29

It's possible that you are misunderstanding what the signature of a department head implies or requires. In general, signatures are used to ensure that policies and procedures have been appropriately followed. Save for unfortunate cases where resources are solely allocated due to rather extreme corruption (beyond anything I've personally encountered), you ...


24

Research which shows new methods does not have to demonstrate the practicality of the new methods to be useful. An example from something that can be very applied is research in numerical solvers for ODEs. The vast majority of methods which have been created are not used in production-quality ODE solvers. They just aren't efficient. But having a ...


23

Of course anyone can be an independent researcher. Just do it. But that's not what you're really asking. The question you're really asking is this: How can I convince my former supervisor to let me continue using their equipment and resources after my current contract ends? And the only reasonable answer that question is to turn in on its head. What'...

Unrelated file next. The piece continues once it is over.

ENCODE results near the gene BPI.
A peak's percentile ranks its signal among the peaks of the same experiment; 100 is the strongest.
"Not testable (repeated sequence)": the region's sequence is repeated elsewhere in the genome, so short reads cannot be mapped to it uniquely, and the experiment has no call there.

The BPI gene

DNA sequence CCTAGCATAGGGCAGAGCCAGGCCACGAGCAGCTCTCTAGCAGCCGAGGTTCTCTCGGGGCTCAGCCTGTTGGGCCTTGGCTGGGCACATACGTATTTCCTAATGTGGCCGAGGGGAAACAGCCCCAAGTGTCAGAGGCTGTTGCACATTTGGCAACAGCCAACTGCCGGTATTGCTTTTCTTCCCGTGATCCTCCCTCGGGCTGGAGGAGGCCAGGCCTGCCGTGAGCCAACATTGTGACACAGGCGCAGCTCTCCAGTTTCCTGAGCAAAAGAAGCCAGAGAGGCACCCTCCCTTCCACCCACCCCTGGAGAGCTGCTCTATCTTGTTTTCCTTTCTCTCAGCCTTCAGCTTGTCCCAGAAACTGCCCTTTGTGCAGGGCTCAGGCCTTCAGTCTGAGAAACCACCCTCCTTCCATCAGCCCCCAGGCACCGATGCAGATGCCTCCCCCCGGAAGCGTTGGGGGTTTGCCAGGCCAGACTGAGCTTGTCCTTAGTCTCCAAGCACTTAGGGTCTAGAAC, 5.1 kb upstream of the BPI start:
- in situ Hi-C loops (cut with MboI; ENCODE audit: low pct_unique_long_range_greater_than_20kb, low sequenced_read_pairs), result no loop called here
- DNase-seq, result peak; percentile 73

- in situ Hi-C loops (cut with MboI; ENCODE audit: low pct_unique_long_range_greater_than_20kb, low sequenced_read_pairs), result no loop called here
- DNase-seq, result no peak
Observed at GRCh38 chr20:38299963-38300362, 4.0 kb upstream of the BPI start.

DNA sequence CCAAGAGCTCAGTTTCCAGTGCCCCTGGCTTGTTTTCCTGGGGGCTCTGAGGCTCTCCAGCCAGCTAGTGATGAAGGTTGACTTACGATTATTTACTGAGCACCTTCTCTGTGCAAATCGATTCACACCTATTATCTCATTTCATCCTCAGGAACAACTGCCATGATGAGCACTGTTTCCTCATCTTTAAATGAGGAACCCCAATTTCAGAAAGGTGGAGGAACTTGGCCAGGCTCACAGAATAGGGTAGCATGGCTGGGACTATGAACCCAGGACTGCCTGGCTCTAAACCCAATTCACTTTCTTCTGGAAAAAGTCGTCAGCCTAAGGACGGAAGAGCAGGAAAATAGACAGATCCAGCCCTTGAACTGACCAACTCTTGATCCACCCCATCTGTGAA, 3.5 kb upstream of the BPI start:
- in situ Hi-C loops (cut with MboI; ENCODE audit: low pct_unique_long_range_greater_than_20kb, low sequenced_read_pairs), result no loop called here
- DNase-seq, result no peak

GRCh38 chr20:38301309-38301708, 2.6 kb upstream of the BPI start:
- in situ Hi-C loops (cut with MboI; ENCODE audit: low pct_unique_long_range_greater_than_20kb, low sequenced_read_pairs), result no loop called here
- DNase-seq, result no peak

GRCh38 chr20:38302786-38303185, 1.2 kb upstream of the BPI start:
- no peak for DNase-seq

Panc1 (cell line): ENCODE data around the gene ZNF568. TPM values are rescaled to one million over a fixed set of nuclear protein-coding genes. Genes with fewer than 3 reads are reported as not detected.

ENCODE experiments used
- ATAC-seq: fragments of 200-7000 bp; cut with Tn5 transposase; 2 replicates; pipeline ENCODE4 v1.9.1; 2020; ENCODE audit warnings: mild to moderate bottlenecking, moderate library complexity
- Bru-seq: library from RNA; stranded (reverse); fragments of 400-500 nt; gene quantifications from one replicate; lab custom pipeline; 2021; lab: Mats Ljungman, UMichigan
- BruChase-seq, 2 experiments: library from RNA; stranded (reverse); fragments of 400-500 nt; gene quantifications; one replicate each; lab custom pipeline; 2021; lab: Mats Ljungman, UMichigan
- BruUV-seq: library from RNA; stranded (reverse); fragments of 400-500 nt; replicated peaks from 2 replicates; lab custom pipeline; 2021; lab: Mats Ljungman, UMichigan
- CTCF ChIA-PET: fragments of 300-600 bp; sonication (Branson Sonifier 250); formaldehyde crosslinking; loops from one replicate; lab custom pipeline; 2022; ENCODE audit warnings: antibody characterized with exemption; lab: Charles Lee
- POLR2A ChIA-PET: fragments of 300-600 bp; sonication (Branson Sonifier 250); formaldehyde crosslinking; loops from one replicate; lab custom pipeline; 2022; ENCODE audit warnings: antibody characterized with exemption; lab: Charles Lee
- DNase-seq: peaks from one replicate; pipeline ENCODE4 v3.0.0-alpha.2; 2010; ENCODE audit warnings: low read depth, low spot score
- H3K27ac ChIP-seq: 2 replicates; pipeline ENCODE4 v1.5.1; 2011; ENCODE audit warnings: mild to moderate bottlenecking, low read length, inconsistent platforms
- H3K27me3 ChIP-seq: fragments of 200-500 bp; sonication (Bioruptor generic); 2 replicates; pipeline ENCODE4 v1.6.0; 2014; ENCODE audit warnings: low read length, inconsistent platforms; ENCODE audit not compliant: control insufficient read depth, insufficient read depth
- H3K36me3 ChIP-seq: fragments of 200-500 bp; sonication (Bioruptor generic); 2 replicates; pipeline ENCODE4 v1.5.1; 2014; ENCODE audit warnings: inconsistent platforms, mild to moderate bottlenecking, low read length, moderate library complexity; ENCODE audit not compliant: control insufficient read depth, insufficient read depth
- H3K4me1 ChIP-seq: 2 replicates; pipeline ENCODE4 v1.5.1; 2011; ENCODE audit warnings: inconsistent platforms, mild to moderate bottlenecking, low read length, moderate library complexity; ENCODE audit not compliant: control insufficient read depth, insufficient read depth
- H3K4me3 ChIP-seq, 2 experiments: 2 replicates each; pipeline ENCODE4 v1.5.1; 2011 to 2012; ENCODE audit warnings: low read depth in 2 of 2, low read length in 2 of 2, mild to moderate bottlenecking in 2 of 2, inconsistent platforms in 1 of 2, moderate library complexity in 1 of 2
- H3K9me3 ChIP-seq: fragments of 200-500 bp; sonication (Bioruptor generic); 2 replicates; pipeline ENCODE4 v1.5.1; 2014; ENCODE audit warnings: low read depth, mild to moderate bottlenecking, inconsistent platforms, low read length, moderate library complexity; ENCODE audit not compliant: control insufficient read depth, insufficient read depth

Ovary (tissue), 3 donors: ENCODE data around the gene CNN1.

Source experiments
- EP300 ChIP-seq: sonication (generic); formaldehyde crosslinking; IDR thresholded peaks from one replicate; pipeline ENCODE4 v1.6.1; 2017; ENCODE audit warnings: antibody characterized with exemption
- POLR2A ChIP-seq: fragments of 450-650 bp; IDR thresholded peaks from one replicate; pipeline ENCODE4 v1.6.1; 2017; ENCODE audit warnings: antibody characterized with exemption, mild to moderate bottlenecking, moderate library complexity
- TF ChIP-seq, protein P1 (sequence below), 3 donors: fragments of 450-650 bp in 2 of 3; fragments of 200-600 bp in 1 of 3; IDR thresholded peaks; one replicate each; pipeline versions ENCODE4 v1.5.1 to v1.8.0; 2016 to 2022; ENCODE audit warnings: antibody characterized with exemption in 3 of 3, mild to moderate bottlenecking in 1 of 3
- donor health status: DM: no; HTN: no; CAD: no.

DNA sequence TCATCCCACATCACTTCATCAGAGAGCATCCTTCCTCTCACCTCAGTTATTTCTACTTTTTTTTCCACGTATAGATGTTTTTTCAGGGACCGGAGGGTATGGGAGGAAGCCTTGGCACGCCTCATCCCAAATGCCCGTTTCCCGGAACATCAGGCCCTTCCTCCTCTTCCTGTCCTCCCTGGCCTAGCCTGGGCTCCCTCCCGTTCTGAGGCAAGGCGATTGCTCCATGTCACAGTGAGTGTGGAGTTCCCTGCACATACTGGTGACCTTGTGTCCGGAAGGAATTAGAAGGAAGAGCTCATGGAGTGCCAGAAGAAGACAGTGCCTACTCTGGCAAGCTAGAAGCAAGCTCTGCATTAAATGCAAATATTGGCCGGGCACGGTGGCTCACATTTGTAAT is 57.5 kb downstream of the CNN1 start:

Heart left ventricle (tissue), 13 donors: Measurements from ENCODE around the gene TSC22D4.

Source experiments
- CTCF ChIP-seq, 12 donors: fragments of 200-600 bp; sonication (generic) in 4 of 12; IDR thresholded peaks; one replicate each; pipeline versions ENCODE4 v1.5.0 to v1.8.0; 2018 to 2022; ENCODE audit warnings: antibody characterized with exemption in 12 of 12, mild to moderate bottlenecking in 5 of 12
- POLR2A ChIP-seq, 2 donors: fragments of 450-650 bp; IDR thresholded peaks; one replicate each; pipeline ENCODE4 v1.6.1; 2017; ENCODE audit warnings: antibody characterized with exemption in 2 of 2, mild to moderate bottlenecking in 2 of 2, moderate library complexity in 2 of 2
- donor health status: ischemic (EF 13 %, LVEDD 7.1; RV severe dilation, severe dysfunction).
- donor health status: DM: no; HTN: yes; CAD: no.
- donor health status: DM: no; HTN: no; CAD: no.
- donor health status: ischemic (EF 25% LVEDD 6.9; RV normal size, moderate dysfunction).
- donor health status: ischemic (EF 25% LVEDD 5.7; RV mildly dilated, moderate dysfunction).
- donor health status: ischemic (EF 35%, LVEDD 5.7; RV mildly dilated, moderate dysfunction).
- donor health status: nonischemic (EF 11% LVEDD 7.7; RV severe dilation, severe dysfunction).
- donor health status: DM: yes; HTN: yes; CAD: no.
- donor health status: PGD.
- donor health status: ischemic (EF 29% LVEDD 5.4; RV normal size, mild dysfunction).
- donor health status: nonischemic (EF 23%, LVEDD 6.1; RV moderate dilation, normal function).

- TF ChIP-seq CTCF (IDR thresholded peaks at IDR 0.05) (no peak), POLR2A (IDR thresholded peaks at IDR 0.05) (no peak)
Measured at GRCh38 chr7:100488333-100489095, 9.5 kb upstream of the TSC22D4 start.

22

Pseudo-applied science is often a waste of resources. This does not mean that fundamental or basis research is pointless, but there is a difference: Having an abstract model for something "out of reach" can be fruitful - one can study it, and add more obstructions in the future. But there are seemingly applied models which draw an unnecessarily amount of ...


19

No formal credential is required for scientific publication in any discipline. What is required is good work, presented well in a context in which the reviewers can understand your results and their significance to the community with which you are communicating. That often strongly correlates with having a Ph.D. in the discipline in which you are ...